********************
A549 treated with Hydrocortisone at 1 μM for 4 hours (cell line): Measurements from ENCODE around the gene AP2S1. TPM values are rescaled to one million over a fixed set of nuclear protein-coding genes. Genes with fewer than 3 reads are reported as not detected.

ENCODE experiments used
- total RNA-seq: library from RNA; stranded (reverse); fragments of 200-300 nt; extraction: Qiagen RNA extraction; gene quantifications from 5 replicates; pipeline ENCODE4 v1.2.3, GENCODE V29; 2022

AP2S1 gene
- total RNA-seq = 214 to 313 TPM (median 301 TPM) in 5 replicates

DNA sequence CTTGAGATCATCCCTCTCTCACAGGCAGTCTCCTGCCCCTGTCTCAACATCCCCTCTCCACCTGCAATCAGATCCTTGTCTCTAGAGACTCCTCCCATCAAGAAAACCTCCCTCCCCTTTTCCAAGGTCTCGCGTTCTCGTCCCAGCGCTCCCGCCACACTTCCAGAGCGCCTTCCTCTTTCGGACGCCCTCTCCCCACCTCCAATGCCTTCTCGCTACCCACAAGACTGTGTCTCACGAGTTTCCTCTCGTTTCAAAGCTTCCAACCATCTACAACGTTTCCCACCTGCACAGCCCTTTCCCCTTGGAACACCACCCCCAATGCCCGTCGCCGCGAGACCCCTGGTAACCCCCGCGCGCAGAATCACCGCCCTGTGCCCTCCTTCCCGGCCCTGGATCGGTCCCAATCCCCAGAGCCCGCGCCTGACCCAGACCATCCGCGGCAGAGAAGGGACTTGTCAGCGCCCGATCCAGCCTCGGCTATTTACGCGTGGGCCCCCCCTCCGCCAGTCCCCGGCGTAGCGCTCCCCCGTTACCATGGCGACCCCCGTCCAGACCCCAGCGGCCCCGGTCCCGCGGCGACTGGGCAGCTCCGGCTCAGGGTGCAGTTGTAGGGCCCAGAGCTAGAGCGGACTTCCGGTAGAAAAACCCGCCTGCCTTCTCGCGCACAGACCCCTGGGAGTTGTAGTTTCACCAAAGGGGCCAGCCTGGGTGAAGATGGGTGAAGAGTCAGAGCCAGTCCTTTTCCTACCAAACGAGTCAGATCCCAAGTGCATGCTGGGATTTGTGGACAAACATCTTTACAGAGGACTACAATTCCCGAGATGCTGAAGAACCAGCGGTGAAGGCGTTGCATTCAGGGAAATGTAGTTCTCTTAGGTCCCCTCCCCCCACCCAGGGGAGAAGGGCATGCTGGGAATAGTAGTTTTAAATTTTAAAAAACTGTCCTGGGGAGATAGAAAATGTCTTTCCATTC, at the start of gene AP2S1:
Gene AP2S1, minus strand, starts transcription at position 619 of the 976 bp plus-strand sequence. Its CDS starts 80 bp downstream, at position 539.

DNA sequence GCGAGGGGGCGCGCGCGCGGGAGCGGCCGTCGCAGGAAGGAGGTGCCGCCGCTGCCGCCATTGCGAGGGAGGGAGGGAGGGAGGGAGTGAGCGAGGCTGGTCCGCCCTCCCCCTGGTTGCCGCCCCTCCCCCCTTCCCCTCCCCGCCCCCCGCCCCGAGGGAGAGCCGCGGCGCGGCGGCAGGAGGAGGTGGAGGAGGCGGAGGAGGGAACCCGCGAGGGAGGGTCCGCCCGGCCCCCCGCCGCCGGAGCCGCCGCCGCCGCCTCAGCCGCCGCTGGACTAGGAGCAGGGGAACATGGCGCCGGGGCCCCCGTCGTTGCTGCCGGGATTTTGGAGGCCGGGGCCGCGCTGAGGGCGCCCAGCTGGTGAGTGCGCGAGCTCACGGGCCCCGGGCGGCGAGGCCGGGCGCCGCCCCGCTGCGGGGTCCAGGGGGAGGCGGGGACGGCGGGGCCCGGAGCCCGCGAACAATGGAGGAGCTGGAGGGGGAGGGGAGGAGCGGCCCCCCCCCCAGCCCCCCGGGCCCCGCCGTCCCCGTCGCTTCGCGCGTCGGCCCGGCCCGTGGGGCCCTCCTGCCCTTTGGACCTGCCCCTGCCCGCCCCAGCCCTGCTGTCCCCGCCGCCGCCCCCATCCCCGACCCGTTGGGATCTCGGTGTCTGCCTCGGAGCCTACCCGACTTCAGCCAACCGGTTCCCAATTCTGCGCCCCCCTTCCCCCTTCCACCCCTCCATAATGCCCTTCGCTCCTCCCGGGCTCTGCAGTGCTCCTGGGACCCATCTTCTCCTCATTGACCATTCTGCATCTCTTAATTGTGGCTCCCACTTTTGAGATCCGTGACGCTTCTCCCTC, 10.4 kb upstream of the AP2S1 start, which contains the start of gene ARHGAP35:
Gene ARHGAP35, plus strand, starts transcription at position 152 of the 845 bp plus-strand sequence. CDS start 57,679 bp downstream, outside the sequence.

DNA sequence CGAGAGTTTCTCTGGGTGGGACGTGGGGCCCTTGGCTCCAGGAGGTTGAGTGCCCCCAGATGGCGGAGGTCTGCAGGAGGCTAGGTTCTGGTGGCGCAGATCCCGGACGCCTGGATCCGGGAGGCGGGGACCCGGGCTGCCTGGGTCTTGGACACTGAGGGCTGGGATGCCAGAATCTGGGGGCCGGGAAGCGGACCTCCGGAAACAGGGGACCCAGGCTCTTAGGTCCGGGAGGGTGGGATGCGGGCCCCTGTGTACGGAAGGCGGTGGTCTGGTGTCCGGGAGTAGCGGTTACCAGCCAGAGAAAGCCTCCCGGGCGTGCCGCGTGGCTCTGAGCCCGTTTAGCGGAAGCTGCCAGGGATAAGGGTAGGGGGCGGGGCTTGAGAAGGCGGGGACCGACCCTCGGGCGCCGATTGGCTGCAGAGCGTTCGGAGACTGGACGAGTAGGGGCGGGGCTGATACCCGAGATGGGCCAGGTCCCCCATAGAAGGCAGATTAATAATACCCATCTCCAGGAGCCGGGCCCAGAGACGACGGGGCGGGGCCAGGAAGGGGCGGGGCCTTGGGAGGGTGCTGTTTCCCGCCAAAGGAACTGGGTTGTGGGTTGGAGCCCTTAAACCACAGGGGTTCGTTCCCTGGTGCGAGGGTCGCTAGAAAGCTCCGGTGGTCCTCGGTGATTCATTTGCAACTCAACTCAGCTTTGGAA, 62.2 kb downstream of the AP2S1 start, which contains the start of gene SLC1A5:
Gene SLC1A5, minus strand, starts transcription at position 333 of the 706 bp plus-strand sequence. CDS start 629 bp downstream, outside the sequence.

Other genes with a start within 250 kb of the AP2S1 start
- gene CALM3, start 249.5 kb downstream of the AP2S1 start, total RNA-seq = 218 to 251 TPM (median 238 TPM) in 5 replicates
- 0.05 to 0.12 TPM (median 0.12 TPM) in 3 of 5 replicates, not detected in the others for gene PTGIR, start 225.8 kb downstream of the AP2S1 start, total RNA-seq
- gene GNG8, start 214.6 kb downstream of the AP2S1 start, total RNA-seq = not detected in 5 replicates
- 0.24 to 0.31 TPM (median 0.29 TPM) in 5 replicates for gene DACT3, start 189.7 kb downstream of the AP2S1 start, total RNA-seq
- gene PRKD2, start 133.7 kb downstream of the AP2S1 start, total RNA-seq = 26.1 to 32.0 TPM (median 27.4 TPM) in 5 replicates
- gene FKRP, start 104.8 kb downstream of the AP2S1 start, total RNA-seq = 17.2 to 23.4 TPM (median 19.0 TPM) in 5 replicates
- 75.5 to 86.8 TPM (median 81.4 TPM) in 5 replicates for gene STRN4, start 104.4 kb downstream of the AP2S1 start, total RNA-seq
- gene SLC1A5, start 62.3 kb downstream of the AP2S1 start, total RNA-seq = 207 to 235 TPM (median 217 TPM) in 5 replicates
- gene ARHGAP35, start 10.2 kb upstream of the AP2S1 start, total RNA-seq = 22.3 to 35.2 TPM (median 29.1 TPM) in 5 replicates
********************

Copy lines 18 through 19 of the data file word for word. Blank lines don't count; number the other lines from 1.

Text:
- gene FKRP, start 104.8 kb downstream of the AP2S1 start, total RNA-seq = 17.2 to 23.4 TPM (median 19.0 TPM) in 5 replicates
- 75.5 to 86.8 TPM (median 81.4 TPM) in 5 replicates for gene STRN4, start 104.4 kb downstream of the AP2S1 start, total RNA-seq